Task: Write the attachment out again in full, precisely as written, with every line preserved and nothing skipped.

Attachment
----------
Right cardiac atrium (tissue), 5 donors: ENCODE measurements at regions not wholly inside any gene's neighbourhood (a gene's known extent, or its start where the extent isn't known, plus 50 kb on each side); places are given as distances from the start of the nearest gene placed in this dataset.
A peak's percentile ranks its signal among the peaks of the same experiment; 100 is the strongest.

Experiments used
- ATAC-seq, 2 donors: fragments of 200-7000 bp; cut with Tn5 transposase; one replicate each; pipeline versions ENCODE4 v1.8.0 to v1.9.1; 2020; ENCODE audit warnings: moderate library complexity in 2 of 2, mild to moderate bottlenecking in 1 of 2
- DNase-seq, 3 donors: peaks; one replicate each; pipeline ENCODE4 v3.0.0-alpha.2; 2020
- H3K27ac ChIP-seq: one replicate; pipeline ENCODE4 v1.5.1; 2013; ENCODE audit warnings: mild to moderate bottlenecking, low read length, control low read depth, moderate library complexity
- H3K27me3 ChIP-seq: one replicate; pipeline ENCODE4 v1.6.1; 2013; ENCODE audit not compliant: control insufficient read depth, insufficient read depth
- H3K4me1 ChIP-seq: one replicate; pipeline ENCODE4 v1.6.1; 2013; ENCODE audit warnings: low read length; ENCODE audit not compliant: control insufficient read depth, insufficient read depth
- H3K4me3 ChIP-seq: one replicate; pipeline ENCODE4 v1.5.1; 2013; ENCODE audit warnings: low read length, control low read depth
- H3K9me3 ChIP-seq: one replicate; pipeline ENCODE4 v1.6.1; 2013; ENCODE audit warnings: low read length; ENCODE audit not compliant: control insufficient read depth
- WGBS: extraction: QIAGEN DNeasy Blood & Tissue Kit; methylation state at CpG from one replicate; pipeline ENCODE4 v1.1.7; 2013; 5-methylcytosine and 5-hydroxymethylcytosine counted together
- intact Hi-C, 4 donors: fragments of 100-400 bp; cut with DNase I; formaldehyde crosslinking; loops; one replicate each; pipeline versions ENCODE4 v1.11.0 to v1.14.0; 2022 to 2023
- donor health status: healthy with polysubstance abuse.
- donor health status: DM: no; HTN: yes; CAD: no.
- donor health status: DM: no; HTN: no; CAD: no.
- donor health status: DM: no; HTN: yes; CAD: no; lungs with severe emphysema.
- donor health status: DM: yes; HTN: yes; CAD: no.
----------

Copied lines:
Right cardiac atrium (tissue), 5 donors: ENCODE measurements at regions not wholly inside any gene's neighbourhood (a gene's known extent, or its start where the extent isn't known, plus 50 kb on each side); places are given as distances from the start of the nearest gene placed in this dataset.
A peak's percentile ranks its signal among the peaks of the same experiment; 100 is the strongest.

Experiments used
- ATAC-seq, 2 donors: fragments of 200-7000 bp; cut with Tn5 transposase; one replicate each; pipeline versions ENCODE4 v1.8.0 to v1.9.1; 2020; ENCODE audit warnings: moderate library complexity in 2 of 2, mild to moderate bottlenecking in 1 of 2
- DNase-seq, 3 donors: peaks; one replicate each; pipeline ENCODE4 v3.0.0-alpha.2; 2020
- H3K27ac ChIP-seq: one replicate; pipeline ENCODE4 v1.5.1; 2013; ENCODE audit warnings: mild to moderate bottlenecking, low read length, control low read depth, moderate library complexity
- H3K27me3 ChIP-seq: one replicate; pipeline ENCODE4 v1.6.1; 2013; ENCODE audit not compliant: control insufficient read depth, insufficient read depth
- H3K4me1 ChIP-seq: one replicate; pipeline ENCODE4 v1.6.1; 2013; ENCODE audit warnings: low read length; ENCODE audit not compliant: control insufficient read depth, insufficient read depth
- H3K4me3 ChIP-seq: one replicate; pipeline ENCODE4 v1.5.1; 2013; ENCODE audit warnings: low read length, control low read depth
- H3K9me3 ChIP-seq: one replicate; pipeline ENCODE4 v1.6.1; 2013; ENCODE audit warnings: low read length; ENCODE audit not compliant: control insufficient read depth
- WGBS: extraction: QIAGEN DNeasy Blood & Tissue Kit; methylation state at CpG from one replicate; pipeline ENCODE4 v1.1.7; 2013; 5-methylcytosine and 5-hydroxymethylcytosine counted together
- intact Hi-C, 4 donors: fragments of 100-400 bp; cut with DNase I; formaldehyde crosslinking; loops; one replicate each; pipeline versions ENCODE4 v1.11.0 to v1.14.0; 2022 to 2023
- donor health status: healthy with polysubstance abuse.
- donor health status: DM: no; HTN: yes; CAD: no.
- donor health status: DM: no; HTN: no; CAD: no.
- donor health status: DM: no; HTN: yes; CAD: no; lungs with severe emphysema.
- donor health status: DM: yes; HTN: yes; CAD: no.